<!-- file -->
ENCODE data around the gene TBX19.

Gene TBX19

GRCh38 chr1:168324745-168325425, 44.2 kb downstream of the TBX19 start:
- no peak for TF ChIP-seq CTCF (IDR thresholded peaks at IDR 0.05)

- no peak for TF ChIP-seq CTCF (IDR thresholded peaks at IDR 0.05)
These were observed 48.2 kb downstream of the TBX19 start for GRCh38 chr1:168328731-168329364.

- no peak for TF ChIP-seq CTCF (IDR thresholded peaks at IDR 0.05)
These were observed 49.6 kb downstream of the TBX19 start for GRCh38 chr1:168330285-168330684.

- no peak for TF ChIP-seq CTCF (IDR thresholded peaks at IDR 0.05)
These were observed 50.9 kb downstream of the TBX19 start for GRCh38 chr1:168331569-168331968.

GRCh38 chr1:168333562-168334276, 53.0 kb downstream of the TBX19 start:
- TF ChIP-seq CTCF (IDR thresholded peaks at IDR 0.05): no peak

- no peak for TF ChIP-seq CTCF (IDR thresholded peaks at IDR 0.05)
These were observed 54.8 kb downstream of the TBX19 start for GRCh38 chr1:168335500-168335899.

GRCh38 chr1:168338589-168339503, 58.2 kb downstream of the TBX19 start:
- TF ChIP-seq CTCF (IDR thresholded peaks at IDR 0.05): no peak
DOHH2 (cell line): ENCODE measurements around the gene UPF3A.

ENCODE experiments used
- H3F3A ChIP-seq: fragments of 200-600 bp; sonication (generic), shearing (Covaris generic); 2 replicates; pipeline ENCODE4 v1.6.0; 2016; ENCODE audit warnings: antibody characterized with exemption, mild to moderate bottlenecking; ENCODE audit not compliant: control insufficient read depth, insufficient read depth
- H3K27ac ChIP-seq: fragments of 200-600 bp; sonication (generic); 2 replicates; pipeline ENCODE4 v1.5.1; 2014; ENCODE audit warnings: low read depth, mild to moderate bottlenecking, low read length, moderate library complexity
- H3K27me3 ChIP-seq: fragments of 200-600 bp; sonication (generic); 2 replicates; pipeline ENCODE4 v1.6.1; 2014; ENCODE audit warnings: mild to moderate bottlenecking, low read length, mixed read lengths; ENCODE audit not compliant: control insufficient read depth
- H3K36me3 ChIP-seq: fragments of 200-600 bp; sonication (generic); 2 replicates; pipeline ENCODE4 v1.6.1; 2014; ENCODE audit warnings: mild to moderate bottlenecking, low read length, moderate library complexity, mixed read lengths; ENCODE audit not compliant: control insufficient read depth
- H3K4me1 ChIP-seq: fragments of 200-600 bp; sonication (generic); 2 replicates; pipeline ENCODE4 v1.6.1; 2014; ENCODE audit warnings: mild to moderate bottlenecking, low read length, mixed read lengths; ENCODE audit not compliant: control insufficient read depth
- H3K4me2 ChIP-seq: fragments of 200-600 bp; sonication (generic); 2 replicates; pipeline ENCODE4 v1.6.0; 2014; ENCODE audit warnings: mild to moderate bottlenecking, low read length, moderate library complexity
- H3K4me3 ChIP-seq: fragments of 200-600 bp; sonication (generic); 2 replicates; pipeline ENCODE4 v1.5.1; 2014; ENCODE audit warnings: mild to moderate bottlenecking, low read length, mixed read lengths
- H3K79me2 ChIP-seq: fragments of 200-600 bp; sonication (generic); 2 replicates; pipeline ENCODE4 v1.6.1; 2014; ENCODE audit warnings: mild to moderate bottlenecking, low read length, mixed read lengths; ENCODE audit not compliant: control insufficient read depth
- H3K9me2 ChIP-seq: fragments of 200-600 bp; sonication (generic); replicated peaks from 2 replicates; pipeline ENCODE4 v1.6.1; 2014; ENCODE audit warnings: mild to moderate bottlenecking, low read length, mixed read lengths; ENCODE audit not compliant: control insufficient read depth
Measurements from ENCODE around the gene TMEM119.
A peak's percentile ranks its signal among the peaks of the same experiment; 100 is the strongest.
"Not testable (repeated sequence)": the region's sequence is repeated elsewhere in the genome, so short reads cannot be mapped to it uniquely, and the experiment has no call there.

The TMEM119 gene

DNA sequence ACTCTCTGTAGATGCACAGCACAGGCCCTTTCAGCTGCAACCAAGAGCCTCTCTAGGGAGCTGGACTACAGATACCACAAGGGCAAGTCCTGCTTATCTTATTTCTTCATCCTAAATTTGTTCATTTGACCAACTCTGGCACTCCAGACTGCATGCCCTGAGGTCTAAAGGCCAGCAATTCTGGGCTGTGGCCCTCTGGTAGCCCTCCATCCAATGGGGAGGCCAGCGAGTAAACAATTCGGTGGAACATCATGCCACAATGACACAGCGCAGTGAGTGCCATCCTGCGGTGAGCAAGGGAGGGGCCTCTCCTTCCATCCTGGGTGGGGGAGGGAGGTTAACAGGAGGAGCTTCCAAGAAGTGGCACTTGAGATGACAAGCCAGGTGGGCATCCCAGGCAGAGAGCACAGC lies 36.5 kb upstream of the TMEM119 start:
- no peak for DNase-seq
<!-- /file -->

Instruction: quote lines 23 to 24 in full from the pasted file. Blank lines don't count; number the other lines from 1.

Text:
- H3K4me1 ChIP-seq: fragments of 200-600 bp; sonication (generic); 2 replicates; pipeline ENCODE4 v1.6.1; 2014; ENCODE audit warnings: mild to moderate bottlenecking, low read length, mixed read lengths; ENCODE audit not compliant: control insufficient read depth
- H3K4me2 ChIP-seq: fragments of 200-600 bp; sonication (generic); 2 replicates; pipeline ENCODE4 v1.6.0; 2014; ENCODE audit warnings: mild to moderate bottlenecking, low read length, moderate library complexity